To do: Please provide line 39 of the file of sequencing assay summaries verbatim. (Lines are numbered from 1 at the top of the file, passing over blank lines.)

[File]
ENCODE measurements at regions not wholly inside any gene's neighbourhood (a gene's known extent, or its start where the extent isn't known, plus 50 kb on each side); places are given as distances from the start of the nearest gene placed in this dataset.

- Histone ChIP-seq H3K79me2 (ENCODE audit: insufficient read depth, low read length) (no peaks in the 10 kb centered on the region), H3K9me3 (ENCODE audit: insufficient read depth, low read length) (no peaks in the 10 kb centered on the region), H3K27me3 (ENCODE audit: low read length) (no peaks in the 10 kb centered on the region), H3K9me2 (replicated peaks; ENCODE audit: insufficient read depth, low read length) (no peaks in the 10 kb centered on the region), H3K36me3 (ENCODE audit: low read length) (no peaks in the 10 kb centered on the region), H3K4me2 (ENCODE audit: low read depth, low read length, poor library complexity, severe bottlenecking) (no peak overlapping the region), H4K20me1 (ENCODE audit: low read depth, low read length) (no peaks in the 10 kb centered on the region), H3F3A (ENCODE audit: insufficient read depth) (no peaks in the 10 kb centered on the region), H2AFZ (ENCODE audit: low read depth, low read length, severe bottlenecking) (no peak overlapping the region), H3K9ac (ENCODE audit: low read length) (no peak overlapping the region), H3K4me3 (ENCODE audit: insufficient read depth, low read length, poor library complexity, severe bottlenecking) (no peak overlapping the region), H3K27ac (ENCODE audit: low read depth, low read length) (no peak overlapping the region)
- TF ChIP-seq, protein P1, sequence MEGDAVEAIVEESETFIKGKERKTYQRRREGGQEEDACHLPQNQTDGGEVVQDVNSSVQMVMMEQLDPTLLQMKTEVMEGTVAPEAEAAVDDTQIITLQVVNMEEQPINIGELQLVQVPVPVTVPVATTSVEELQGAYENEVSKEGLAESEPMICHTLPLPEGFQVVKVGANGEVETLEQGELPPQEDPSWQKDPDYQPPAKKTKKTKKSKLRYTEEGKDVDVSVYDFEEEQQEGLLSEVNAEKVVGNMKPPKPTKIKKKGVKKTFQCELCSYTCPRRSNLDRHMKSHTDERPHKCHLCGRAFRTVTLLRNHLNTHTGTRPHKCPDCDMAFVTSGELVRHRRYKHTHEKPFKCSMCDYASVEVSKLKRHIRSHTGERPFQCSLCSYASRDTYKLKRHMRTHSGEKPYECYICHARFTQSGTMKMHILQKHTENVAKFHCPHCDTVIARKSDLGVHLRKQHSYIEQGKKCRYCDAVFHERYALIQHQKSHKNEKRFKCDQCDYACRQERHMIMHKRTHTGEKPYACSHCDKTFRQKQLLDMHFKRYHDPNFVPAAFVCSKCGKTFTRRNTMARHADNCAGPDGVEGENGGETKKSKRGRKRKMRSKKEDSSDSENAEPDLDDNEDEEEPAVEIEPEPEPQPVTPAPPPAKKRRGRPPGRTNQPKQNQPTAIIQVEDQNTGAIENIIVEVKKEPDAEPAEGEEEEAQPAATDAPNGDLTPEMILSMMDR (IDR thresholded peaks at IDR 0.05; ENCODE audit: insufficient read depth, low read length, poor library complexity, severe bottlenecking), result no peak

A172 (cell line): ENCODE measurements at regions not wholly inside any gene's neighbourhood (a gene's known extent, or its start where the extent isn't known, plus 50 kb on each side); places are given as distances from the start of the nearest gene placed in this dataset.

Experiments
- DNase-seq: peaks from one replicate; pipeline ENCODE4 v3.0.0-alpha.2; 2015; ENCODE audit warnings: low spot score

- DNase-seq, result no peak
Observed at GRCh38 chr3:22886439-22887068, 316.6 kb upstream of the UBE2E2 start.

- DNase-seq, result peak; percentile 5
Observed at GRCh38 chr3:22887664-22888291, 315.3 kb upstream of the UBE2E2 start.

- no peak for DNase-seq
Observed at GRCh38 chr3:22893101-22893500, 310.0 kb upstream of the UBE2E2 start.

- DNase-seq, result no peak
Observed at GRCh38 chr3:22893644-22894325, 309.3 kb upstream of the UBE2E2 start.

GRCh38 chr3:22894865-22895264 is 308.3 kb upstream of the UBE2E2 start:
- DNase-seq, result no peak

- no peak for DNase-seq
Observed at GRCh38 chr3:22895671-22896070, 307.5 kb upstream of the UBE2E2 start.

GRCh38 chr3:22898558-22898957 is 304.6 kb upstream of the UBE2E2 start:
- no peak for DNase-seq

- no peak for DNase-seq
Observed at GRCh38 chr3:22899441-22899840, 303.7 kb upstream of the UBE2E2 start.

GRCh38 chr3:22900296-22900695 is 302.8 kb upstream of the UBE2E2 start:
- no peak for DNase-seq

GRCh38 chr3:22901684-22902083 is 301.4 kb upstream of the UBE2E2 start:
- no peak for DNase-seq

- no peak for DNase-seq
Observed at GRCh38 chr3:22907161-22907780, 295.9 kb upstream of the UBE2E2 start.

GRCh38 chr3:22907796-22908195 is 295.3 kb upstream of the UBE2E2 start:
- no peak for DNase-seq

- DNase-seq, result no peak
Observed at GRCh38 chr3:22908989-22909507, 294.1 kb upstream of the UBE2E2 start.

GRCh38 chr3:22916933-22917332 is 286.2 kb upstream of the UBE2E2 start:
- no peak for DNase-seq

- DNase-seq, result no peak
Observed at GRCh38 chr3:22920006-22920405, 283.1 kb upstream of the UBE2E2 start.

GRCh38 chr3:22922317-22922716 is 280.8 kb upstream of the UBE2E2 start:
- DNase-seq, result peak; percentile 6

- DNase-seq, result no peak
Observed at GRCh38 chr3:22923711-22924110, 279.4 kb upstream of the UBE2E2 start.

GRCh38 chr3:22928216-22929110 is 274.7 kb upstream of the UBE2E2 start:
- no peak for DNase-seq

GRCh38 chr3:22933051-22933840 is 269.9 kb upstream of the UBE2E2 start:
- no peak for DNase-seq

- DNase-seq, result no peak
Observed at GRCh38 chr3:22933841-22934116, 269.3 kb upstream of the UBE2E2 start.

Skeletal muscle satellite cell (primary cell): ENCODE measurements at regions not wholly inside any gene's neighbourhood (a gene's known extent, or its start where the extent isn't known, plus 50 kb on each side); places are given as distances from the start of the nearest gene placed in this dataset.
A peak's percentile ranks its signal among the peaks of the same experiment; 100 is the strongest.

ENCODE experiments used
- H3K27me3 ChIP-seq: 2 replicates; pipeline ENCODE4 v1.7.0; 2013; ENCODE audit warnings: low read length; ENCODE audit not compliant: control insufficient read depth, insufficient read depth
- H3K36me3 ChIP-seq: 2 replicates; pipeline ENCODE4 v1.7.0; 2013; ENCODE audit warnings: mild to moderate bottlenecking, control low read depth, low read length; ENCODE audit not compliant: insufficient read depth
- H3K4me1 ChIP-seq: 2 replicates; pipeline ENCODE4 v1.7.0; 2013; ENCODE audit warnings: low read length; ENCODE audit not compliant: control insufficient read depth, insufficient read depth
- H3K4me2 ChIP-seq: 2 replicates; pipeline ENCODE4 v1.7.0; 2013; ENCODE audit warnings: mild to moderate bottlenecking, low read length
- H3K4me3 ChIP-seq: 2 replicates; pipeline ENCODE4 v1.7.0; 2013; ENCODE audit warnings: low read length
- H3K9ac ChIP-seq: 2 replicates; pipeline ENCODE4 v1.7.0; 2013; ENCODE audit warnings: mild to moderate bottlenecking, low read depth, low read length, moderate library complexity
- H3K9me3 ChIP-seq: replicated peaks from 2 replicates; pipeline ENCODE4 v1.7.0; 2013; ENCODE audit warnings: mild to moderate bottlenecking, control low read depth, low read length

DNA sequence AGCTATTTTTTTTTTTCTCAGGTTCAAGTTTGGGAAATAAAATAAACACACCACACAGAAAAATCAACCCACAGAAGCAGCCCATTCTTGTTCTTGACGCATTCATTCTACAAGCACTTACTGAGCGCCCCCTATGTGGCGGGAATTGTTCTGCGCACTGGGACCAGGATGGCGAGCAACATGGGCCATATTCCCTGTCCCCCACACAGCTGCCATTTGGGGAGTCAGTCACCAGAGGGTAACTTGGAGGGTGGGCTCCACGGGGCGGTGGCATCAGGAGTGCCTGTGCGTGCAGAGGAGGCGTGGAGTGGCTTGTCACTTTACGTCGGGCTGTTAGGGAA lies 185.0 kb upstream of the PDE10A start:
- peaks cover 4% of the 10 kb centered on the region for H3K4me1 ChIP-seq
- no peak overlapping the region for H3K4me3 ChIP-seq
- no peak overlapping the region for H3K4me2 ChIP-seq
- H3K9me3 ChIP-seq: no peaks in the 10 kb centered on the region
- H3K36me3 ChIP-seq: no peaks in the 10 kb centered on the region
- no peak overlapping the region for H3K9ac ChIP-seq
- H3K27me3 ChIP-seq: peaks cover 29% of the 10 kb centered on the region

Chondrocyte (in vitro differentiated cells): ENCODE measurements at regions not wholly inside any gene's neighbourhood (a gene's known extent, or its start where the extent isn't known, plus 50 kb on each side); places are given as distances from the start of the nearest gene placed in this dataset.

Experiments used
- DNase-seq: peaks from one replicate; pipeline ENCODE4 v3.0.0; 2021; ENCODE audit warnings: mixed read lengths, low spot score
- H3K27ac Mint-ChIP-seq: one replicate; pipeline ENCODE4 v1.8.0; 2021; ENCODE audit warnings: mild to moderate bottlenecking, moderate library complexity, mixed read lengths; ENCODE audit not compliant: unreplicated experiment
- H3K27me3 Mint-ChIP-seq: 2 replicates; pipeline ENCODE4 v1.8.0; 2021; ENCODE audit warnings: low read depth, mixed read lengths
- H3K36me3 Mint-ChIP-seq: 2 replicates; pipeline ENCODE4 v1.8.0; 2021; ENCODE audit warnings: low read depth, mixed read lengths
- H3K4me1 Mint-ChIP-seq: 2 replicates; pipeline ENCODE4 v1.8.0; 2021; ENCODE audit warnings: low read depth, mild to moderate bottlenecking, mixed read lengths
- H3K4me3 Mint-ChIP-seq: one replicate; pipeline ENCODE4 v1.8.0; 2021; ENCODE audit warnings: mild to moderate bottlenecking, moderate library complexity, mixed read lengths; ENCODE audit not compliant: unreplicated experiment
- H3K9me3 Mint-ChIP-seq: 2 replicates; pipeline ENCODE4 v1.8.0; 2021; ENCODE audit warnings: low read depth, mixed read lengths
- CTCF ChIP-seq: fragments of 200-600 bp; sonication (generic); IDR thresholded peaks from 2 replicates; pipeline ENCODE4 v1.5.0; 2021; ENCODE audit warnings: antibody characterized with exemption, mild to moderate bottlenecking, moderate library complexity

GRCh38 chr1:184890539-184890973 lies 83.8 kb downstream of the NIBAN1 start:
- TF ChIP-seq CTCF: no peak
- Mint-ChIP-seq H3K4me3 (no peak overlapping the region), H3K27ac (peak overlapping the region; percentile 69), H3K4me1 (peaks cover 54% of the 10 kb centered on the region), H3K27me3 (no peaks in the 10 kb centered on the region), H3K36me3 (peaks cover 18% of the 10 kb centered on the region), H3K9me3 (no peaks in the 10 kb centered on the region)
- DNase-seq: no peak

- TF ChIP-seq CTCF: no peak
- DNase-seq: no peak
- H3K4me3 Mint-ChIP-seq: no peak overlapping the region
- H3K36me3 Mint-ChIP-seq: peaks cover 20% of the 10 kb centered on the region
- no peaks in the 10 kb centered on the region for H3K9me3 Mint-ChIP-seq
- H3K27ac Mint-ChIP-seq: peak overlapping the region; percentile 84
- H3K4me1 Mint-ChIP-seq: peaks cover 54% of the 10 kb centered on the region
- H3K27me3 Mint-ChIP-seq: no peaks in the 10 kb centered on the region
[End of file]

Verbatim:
- DNase-seq, result no peak